The Wisconsin Institute for Law and Liberty opposes this plan. In its complaint to the commission, the institute cited a state law which says: “Upon receipt of reliable information” that a voter has moved, the commission (or municipal clerk) must send them a letter saying, in short, “We think you have a new address.” If the voter does not respond “within 30 days of the date the notice is mailed,” they must be deactivated. The institute claims that ERIC’s Movers Report itself constitutes “reliable information” under the statute, while the commission’s letters triggered the 30-day deadline. (These letters said nothing about a deadline or deactivation.) Thus, the commission broke the law by declining to take action, and it must immediately deactivate anyone who did not return the card.

So far, 2,300 people (out of 234,039) have responded to the commission’s letters saying they live at the same address, while 16,500 have registered to vote at a new address. These numbers are not unusual. In a 2017 purge, the commission sent letters to 335,702 people, but only 6,153 returned their cards. (Voters often inadvertently throw away these kinds of notifications; in Ohio, two-thirds of recipients thought they were junk mail.) Another 4,917 people did not respond but later voted at their original address, indicating that ERIC wrongly flagged them.
Moreover, officials in Milwaukee, Green Bay, and Hobart found ERIC’s report unreliable enough that they refused to deactivate anyone, preserving the registration of another 38,430 residents.

Judge Paul V. Malloy of the Ozaukee County Circuit Court found the conservative firm’s arguments persuasive enough to order the immediate deactivation of the vast majority of the 234,039 voters on the 2019 list (Malloy was appointed by GOP Gov. Scott McCallum, then reelected in the heavily Republican county.) The commission intends to appeal—but it is unlikely to prevail at the Wisconsin Supreme Court, which is dominated by hard-line conservatives.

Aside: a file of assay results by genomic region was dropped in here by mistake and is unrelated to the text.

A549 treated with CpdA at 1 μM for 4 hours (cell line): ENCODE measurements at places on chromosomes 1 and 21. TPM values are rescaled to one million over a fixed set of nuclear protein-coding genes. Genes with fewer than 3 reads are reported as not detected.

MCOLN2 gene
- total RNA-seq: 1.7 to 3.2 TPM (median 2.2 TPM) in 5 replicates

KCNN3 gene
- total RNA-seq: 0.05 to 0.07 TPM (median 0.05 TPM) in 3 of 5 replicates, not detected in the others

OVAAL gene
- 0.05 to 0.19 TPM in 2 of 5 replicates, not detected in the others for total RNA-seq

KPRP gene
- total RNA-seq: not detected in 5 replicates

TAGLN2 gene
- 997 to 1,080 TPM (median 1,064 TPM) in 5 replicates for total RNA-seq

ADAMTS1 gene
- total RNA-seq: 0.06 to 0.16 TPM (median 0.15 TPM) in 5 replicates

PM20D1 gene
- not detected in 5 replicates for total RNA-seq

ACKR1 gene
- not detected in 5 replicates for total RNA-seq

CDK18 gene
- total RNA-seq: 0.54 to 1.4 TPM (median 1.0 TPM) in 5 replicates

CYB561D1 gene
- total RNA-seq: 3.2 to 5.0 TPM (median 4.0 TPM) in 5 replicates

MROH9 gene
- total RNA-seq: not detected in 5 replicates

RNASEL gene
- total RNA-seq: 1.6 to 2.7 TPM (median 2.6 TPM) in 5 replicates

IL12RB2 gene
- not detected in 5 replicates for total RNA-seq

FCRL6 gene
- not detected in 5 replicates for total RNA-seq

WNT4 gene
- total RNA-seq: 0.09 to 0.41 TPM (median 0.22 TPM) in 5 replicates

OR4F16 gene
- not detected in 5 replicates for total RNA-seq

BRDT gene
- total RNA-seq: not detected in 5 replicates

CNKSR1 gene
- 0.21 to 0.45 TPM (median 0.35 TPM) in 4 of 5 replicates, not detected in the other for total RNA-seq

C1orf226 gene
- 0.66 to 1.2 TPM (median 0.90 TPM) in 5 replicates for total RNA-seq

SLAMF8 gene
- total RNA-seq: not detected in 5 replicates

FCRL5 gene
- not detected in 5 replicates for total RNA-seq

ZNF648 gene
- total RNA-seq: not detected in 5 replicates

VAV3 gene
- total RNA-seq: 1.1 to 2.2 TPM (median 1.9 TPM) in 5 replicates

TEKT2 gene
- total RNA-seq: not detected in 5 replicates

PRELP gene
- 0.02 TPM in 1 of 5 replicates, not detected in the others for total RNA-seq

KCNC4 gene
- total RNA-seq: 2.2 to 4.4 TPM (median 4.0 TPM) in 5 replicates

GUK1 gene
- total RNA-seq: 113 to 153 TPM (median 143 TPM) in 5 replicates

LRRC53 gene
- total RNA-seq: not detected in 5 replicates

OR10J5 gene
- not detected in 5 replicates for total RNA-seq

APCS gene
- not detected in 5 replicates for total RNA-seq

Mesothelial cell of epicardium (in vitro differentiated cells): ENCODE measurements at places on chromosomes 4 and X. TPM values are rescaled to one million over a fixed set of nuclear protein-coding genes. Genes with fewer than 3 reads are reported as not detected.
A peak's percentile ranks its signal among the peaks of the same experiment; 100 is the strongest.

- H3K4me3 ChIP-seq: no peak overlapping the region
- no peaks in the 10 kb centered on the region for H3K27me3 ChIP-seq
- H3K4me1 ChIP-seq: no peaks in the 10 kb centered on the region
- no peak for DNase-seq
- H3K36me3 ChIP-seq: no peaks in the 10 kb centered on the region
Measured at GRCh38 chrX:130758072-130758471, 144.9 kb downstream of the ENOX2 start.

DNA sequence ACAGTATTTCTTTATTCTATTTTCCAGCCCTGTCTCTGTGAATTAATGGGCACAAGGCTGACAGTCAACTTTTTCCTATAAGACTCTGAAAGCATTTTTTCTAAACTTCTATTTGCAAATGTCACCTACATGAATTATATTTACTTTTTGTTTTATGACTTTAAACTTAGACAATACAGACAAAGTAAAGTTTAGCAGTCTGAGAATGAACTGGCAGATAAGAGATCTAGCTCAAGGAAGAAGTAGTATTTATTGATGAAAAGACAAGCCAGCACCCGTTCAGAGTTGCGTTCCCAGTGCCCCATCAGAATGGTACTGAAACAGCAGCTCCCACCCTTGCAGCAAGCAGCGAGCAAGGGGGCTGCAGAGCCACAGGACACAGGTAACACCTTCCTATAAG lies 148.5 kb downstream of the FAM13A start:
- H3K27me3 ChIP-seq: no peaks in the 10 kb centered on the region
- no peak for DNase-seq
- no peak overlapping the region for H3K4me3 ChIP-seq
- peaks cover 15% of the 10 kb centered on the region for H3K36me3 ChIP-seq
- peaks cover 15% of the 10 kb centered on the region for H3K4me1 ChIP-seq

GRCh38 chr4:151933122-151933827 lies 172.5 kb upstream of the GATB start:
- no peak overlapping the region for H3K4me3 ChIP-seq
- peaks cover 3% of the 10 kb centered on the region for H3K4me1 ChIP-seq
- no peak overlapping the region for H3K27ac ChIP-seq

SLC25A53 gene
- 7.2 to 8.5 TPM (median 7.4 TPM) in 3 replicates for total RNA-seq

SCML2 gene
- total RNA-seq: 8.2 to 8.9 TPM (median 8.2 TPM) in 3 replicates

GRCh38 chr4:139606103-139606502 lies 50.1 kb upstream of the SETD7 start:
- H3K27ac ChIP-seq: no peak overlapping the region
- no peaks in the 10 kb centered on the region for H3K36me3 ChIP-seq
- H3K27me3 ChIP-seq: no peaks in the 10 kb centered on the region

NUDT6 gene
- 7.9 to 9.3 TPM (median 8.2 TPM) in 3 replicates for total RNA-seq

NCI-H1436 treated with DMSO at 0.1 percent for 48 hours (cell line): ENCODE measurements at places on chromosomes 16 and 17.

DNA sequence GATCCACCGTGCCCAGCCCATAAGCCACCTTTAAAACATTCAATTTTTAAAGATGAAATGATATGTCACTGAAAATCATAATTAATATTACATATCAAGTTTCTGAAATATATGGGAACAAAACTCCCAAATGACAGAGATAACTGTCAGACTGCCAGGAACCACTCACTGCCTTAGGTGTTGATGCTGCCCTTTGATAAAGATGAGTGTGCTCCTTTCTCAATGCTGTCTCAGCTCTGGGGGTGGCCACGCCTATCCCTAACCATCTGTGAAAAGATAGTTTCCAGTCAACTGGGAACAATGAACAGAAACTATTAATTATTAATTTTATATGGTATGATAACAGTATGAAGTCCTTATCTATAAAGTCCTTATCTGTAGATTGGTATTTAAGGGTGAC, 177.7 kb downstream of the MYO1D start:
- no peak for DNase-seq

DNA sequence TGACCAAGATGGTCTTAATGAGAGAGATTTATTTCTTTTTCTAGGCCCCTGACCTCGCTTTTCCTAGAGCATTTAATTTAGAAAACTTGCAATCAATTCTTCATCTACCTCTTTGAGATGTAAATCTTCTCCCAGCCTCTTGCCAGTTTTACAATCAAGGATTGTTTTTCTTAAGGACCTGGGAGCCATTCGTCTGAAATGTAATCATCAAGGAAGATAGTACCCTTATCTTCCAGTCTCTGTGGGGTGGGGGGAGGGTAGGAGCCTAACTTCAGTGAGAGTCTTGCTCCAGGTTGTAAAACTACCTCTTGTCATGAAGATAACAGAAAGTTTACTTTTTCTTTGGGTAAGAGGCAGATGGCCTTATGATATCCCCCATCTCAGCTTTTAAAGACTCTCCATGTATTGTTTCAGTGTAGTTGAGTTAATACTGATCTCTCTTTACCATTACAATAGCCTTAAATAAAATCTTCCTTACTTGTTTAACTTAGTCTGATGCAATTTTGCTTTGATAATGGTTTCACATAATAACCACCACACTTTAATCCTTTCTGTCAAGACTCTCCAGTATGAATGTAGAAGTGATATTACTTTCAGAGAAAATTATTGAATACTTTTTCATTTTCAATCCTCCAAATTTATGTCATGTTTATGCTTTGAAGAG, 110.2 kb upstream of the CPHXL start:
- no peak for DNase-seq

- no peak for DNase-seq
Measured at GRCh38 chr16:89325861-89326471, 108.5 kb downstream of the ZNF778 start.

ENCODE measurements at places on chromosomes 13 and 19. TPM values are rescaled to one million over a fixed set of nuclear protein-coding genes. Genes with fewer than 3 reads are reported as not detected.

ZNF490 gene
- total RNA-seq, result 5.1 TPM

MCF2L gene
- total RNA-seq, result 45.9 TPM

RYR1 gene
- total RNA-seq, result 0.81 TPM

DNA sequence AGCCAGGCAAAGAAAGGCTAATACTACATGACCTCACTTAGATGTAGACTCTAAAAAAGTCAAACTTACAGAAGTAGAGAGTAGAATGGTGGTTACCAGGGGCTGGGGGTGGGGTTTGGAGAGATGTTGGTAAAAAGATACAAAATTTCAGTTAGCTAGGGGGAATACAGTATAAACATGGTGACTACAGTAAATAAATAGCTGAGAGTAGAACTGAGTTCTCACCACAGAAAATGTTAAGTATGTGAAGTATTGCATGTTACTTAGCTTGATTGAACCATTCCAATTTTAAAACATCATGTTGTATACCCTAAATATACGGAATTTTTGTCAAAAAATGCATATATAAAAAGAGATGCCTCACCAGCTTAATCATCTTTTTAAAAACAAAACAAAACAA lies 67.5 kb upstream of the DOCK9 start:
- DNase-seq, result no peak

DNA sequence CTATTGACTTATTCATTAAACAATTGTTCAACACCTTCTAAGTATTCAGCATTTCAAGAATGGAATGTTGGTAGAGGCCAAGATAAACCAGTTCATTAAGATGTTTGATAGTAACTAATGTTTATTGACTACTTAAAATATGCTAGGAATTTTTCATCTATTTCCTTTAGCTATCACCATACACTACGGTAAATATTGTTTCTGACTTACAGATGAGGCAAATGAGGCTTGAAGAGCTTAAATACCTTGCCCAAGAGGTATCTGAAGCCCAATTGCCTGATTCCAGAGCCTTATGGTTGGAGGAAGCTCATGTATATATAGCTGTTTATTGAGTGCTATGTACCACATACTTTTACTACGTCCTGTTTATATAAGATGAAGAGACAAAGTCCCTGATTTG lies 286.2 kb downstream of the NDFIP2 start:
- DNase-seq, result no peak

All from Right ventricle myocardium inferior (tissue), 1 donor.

It’s no mystery what will happen if Wisconsin’s high court sides against the commission. An analysis by the Milwaukee Journal Sentinel found that residents of Milwaukee and Madison—two of Wisconsin’s relatively diverse and heavily Democratic cities—were more likely to be targeted. These individuals account for 14 percent of the state’s registered voters but received 23 percent of the commission’s notices. (As U.S. Supreme Court Justice Sonia Sotomayor has written, voter purges disproportionately affect minority and low-income communities.) Across Wisconsin, 55 percent of individuals on the list lived in cities where Hillary Clinton beat Trump in 2016. The state does have Election Day registration, which could mitigate the purge’s impact. But registrants must provide proof of residence at the polls, which many people may not bring with them—especially if they don’t realize they’ve been deactivated until they show up to cast a ballot.

Malloy’s decision uses suspect reasoning to compel a disturbing and potentially discriminatory result. The theory that ERIC’s Movers Report constitutes “reliable information” that requires the commission to launch a massive voter registration purge is, at best, a stretch. Nothing in Wisconsin law indicates that legislators coerced the commission to use ERIC data as the basis for purges. Rather, the Wisconsin Institute for Law and Liberty appears to be exploiting the statute to weaponize ERIC’s data against voters likely to vote for Democrats. Trump won Wisconsin by about 23,000 votes in 2016. If Malloy’s decision is upheld on appeal, the Wisconsin judiciary may effectively swing the state for Trump once again in 2020.